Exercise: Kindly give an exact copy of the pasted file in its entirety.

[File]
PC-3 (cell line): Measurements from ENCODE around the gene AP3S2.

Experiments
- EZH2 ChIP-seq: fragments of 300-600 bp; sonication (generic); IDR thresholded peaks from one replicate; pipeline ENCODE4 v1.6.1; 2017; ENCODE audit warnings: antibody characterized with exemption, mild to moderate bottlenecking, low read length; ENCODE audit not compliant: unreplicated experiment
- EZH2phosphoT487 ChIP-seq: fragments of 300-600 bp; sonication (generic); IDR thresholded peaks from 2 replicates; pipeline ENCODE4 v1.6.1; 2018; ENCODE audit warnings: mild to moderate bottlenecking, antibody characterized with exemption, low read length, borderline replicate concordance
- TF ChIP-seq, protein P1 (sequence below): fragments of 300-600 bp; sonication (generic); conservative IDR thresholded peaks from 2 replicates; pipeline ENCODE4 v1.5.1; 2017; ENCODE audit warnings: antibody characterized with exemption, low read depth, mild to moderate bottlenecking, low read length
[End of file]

PC-3 (cell line): Measurements from ENCODE around the gene AP3S2.

Experiments
- EZH2 ChIP-seq: fragments of 300-600 bp; sonication (generic); IDR thresholded peaks from one replicate; pipeline ENCODE4 v1.6.1; 2017; ENCODE audit warnings: antibody characterized with exemption, mild to moderate bottlenecking, low read length; ENCODE audit not compliant: unreplicated experiment
- EZH2phosphoT487 ChIP-seq: fragments of 300-600 bp; sonication (generic); IDR thresholded peaks from 2 replicates; pipeline ENCODE4 v1.6.1; 2018; ENCODE audit warnings: mild to moderate bottlenecking, antibody characterized with exemption, low read length, borderline replicate concordance
- TF ChIP-seq, protein P1 (sequence below): fragments of 300-600 bp; sonication (generic); conservative IDR thresholded peaks from 2 replicates; pipeline ENCODE4 v1.5.1; 2017; ENCODE audit warnings: antibody characterized with exemption, low read depth, mild to moderate bottlenecking, low read length